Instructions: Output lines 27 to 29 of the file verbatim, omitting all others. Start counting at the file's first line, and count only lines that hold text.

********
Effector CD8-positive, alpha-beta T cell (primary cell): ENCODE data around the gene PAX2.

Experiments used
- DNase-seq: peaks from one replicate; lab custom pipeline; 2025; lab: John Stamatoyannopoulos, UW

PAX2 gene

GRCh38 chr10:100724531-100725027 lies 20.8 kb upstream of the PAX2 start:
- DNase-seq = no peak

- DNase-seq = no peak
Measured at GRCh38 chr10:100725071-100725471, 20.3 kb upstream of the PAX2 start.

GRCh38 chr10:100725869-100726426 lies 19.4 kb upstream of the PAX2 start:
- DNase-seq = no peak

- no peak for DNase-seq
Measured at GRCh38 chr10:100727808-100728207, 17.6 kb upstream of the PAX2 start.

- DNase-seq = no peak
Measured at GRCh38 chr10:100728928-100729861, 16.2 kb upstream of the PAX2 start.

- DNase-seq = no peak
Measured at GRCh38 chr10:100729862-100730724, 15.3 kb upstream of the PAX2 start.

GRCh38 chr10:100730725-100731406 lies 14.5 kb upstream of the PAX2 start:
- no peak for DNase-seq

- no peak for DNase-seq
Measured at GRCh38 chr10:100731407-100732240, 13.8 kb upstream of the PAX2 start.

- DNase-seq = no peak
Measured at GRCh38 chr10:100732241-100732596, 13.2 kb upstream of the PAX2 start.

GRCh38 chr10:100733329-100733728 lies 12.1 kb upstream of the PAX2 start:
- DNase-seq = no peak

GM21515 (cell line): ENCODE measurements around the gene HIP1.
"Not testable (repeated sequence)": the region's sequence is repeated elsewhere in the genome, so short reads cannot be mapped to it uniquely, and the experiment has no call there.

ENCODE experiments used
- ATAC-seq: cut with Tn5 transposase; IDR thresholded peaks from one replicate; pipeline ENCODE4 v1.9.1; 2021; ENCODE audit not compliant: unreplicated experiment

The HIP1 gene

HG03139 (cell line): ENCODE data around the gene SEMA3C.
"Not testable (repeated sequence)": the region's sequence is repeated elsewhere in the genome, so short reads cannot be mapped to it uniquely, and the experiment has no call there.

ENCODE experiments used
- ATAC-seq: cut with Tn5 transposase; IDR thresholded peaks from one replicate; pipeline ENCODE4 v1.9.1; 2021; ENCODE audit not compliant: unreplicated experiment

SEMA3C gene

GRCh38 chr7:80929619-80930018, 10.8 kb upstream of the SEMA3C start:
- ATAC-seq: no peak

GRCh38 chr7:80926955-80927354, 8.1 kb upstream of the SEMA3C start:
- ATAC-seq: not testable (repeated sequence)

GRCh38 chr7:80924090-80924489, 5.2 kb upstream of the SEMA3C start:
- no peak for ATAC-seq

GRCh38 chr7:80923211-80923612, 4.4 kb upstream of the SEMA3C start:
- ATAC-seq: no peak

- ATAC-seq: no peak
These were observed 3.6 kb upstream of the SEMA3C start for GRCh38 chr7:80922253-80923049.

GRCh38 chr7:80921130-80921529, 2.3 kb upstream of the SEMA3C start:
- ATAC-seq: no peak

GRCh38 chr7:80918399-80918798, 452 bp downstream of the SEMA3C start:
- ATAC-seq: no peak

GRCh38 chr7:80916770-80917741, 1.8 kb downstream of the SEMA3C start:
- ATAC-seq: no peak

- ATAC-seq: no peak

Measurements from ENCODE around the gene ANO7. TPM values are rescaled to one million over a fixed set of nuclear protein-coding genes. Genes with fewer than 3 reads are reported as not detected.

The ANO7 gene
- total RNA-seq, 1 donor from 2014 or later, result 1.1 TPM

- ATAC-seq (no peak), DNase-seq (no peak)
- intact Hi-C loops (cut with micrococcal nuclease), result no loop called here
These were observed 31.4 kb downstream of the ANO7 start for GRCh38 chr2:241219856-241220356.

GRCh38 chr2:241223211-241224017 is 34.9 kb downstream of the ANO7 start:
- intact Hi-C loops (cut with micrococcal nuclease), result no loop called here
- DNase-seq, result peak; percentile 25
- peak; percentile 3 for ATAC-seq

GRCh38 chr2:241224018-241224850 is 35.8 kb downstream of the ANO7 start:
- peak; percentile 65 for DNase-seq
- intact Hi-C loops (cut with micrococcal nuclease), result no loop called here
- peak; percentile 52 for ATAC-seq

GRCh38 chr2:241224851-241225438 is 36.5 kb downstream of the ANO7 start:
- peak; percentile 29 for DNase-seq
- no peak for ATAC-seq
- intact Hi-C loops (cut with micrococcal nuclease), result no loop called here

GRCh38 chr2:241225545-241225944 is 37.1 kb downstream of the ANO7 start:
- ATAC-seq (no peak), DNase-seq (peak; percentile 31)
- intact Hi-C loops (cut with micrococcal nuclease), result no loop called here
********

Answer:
ENCODE experiments used
- ATAC-seq: cut with Tn5 transposase; IDR thresholded peaks from one replicate; pipeline ENCODE4 v1.9.1; 2021; ENCODE audit not compliant: unreplicated experiment

The HIP1 gene